Growing up a “skinny chick”, I always had irregular periods. I remember getting my 1st period in 6th grade. It was light, and fairly inconsistent. From then on through high school, I was constantly on the move, doing work on the cattle farm, ran track for 2 years, and involved in extracurricular activities like band, FFA, honors society, student council and 4-H. During that time, when my period was “missing”, I did not worry about it. It came back after a few months usually. Sometimes light, sometimes heavy. I was eating what I wanted, when I wanted, without restraints. I was not sexually active, did not have any predetermined health issues and was not on BC. So I went about my life as normal.
Fast forward to my mid 20s. I had some extra bodyfat and was beginning my first ever prep for a bodybuilding competition. After the first month of training and “dieting”, I lost my period. This is was my 1st experience of athletic amenorrhea. Amenorrhea is the absence of menstrual periods for 6 months in a woman who had previously been regular, or for 12 months in a woman who had irregular periods.
I was training hard and heavy, working full time and living in the middle of nowhere Nebraska. Coming out of the first show, I did not get it back. I was eating a “fairly balanced” diet, which I now do not consider balanced. Still no period. February 2017, I was back living in Ohio, I had a new coach, new boyfriend (hi David!) and life was pretty busy but great. My period came back after 2 years without one! From then on, it’s been a road of heavy and light flow, a month skipped here, another there. In March 2018, I started with John as my coach and we were able to correct my period problems within 3 months. I had my period from then all the way to March 2019, when I started a cycle and got into the heart of my competition prep. I do not advocate super supplementation, but am fully transparent in this sport. Depending on the woman and her protocol, it can substantially decrease estrogen production and ramp up testosterone. I was also eating WAY BELOW my maintenance level, had at least 45 minutes of cardio 5 days per week, working a new job and getting little sleep. How does all this add up? Amenorrhea.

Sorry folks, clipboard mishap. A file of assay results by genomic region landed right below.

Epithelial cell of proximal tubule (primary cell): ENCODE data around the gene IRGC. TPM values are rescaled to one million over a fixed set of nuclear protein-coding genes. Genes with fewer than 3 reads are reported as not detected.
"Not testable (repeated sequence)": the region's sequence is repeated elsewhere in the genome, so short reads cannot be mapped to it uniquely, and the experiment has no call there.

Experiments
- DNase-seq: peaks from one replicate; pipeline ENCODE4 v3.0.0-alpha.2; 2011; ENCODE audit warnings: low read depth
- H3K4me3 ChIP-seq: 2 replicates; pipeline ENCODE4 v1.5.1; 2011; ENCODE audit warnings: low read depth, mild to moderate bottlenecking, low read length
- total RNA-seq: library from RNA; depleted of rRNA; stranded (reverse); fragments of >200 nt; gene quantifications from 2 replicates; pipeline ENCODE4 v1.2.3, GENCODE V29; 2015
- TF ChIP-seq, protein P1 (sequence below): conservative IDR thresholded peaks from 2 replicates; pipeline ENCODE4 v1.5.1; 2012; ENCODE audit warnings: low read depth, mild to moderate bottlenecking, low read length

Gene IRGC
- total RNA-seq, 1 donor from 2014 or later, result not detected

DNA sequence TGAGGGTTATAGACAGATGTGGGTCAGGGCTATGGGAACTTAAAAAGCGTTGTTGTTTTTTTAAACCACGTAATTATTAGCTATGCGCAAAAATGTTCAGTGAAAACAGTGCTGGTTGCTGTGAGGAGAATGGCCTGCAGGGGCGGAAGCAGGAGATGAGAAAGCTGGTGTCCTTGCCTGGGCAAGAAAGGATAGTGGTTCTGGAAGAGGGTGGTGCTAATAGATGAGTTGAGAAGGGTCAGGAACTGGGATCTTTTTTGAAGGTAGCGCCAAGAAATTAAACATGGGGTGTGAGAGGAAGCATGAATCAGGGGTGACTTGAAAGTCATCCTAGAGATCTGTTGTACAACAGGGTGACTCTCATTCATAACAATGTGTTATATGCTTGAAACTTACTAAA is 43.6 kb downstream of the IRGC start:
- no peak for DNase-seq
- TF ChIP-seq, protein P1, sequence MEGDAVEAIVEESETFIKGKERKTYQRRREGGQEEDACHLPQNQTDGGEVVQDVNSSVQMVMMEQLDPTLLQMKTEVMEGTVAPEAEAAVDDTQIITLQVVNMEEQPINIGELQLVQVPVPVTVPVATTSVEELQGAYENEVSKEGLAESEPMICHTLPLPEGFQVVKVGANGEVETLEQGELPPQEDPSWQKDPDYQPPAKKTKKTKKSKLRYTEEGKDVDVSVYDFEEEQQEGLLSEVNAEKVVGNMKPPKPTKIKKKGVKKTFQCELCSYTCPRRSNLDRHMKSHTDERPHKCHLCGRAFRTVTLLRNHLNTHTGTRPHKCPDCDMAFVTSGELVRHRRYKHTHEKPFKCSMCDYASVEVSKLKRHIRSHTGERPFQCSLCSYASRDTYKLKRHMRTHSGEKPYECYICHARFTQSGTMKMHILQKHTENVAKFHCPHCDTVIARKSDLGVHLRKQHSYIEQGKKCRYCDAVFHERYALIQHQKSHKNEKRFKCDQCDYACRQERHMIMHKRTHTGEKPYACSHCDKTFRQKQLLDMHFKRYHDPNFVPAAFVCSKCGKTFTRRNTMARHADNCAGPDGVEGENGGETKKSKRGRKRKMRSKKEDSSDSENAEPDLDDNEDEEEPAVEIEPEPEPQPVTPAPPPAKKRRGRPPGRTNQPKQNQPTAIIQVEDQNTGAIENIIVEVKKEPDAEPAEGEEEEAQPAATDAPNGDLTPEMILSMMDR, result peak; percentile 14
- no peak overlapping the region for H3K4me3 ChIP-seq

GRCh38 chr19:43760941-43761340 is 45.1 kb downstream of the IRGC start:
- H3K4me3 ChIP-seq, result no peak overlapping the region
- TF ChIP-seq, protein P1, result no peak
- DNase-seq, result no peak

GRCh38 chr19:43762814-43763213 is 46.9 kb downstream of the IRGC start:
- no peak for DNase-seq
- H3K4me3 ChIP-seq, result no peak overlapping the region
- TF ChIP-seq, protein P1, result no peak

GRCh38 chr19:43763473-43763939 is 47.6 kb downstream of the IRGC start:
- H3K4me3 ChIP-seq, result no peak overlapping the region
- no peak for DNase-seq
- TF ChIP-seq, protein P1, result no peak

As a female athlete, there are more variables that can cause this, compared to the average woman:
- High cortisol, aka Stress, physical or emotional
- Too low of body fat or weight for your frame
- Undereating, total calories or micronutrients like zinc, Vitamin B, calcium & iron
- Genetics, some may lose a period while others have theirs on competition day
- PCOS, with other symptoms like weight gain, fatigue, unwanted hair growth, hair thinning, infertility, acne
Sure, it may seem “convenient” to not have a period. However, you could have adverse affects like:
- Bone loss due to decreased production of estrogen
- Malabsorption of Vitamin D
- Cold body temperture
- Low libido or natural lubrication
- Poor sleep
- Bowel issues
Every woman is different and will need different protocol to recover her period. I recommend starting with blood work and then evaluating lifestyle changes that may be necessary. Here are some common solutions:
- Eat more nutrient dense foods
- Decrease inflammatory foods, mostly sugars and processed foods
- Stress less, which includes changing workouts/cardio types, intensity and duration
- Improve consistent, deep sleep
- Increase intake of Magnesium, Zinc, Vitamin B vitamins
- Supplement Vitex/Chastetree Berry, as it can aid in normalizing pituitary gland function, which can help ovaries produce normal testosterone levels, take as directed on the label, usually in the morning when the pituitary and hypothalamus are most active
- Supplement adaptogenic herbs like Rhodiola rosea, ashwagandha and astragalus to overcome adrenal fatigue and lower stress levels
Share your thoughts below! Send me an email for additional inquires about one-on-one coaching and hormone help.
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